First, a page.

Neyman published the first of the two proofs soon after. Then, a year later when Dantzig was struggling to decide on his doctoral thesis topic, his professor just shrugged and told him to wrap the two problems in a binder. Neyman said he would accept them as his thesis. Dantzig’s story has been retold in various versions over the years often as an illustration of what a person is capable of when they think positively. After all, Dantzig may not have solved these proofs if he believed they were “unsolvable!” However, even though some versions might lean more toward urban legend, it’s still an impressive story of the best consequence a student ever received for arriving to class and turning in homework late.
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TAKE A BREAK
FROM ZERO TO 300 Meet the Women Who Pioneered Motor Sports
While Danica Patrick and Courtney Force are well known as modern faces in motor sports, they’re far from the first women to cross the finish line. Since the early 1900s, women have been a constant fixture of automotive racing, including the following three who each left their marks on the sport.
SHIRLEY MULDOWNEY Shirley Muldowney is professionally known in the drag racing community as “The First Lady of Drag Racing.” In 1973, she was the first woman to earn a Top Fuel license from the National Hot Rod Association (NHRA) and, despite backlash from competitors, went on to win the NHRA Mello Yello Drag Racing Series an unprecedented
three times. Twentieth Century Fox documented her trials and accomplishments in the 1983 biopic
“Heart Like a Wheel.”Muldowney famously loathed her own characterization but still lauded the film as required viewing for anyone interested in the sport of drag racing. JANET GUTHRIE Janet Guthrie had her sights set on the stars from day one. A skilled aerospace engineer, she began her racing career in 1963. After taking home two class wins in the famed 12 Hours of Sebring endurance race, Guthrie became a well-known figure among racing gurus. In 1976, she became the first woman to compete in the NASCAR Cup Series when she finished 15th in the Coca-Cola 600, then called theWorld 600. To date, Guthrie’s storied career has landed her in the International Women’s Sports Hall of Fame, the International Motorsports Hall of Fame, and the Automotive Hall of Fame. DOROTHY LEVITT Dorothy Levitt is known for her driving skills on both land and water, setting the first water speed record and an early women’s world land speed record. Her motor racing career started slow in 1904 due to illness and various car troubles, but Levitt eventually went on to garner a reputation for her speed and earn the nickname “The Fastest Girl on Earth.”When she wasn’t racing, she spent her time writing. In her book “The Woman and the Car,” Levitt recommended that women carry a small mirror with them for driving in traffic, effectively inventing the rearview mirror five years before it went into production. If you want to learn more about these women and others in motor racing, pick up Todd McCarthy’s book “Fast Women: The Legendary Ladies of Racing.”
Inspired by The Minimalist Baker
Valentine’s Day is all about love … and chocolate. Enjoy these chocolate peanut butter date truffles with your date this Valentine’s Day.
1/4 cup peanut butter
1 lb medjool dates, pitted (about 1 1/2 cups)
1 cup bittersweet or dark chocolate, chopped
1/2 tsp sea salt
1 tbsp coconut oil, melted
top of balls. Freeze balls for another 20 minutes. 4. Meanwhile, in microwave, warm chocolate with coconut oil until melted. Stir well. 5. Coat balls in chocolate and place on a parchment-lined baking sheet. 6. Top with additional salt and freeze for 30 minutes. Serve at room temperature.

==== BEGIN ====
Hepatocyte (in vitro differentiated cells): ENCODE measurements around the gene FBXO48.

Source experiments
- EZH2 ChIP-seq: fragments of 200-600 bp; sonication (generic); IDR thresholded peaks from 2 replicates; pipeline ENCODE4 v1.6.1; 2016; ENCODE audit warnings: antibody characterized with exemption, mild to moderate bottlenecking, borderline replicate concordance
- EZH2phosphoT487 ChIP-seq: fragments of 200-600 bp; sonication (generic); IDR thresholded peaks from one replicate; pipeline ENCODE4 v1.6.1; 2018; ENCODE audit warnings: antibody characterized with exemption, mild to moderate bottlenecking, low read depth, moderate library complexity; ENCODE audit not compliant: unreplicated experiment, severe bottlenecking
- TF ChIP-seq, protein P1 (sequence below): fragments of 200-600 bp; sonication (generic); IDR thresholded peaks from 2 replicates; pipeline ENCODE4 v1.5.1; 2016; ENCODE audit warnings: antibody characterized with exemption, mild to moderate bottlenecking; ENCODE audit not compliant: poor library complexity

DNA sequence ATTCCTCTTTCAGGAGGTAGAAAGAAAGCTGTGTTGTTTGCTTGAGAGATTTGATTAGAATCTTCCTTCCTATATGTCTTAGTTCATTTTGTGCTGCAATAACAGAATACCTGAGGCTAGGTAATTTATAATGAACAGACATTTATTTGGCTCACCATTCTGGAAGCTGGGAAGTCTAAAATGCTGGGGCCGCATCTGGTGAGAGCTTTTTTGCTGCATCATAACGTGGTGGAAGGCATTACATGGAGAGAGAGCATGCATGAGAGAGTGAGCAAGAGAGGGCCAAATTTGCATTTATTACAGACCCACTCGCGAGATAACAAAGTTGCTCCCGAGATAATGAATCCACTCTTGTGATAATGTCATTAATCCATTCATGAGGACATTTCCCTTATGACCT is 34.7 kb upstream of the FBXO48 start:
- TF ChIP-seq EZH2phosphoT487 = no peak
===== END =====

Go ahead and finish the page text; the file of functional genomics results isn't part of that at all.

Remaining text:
1. Using a food processor, blend dates and sea salt until dough can be formed into a ball. Slowly add enough warm water to mixture to thicken dough. 2. Roll dough into tablespoon- sized balls. Freeze for 20–30 minutes. 3. In microwave, warm 1/4 cup
peanut butter for 30 seconds, then drizzle peanut butter on
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INSIDE THIS ISSUE
What to Do With an Extra 24 Hours
Meet the Dog Who Helped Take Down al-Baghdadi The World’s Hardest Homework Assignment
Date Truffles Fearless Women Who Pioneered Motor Sports
A Slippery Crime
STEALING MISS HELEN ‘OCEAN’S 3’ ATTEMPT A HIGH-STAKES HEIST
The Animal Welfare Act, which was adopted in 1966, is the only federal law that regulates the treatment of animals in research, exhibition, transport, and by dealers. Interestingly, it only applies to warm-blooded animals, so if Miss Helen had needed further protection, she would be left out in the cold.
The aquarium staff was grateful to have Miss Helen back unharmed, despite her ordeal. “She’s a tough little horn shark, I’ll tell you that,” affirmed Jamie Shank, the assistant husbandry director at the aquarium. NO MINOR CRIME While many animal lovers might disagree, animals are considered personal property, so stealing them is a crime of theft, not kidnapping. The penalties for stealing animals vary depending on each state’s laws, and some states have specific laws regarding animal theft. In Texas, larceny law designates the theft of property valued between $1,500–$20,000 as a felony. In the case of Miss Helen, who’s valued by the aquarium at $2,000, the thieves committed a felony. Also, transporting certain animals requires special permits, which led to additional charges against the three thieves.
On a hot summer day in late July 2018, three people entered Miss Helen’s home, forcibly removed her, put her in a stroller, and ran toward their getaway vehicle. This might sound like a typical kidnapping story, but Miss Helen is no ordinary person. She is a 16-inch horn shark living at the San Antonio Aquarium. Fortunately, their fishy behavior didn’t go unnoticed, and someone alerted the aquarium staff. One perpetrator drove away with Miss Helen in tow, but the other two were stopped by aquarium staff, later confessing to their involvement. Thanks to some observant witnesses and aquarium surveillance, police were able to identify the third thief and obtain a warrant to search his house. As it turned out, he had an extensive aquarium in his home and possibly hoped to add Miss Helen to his collection. After being identified, Miss Helen was returned home safely.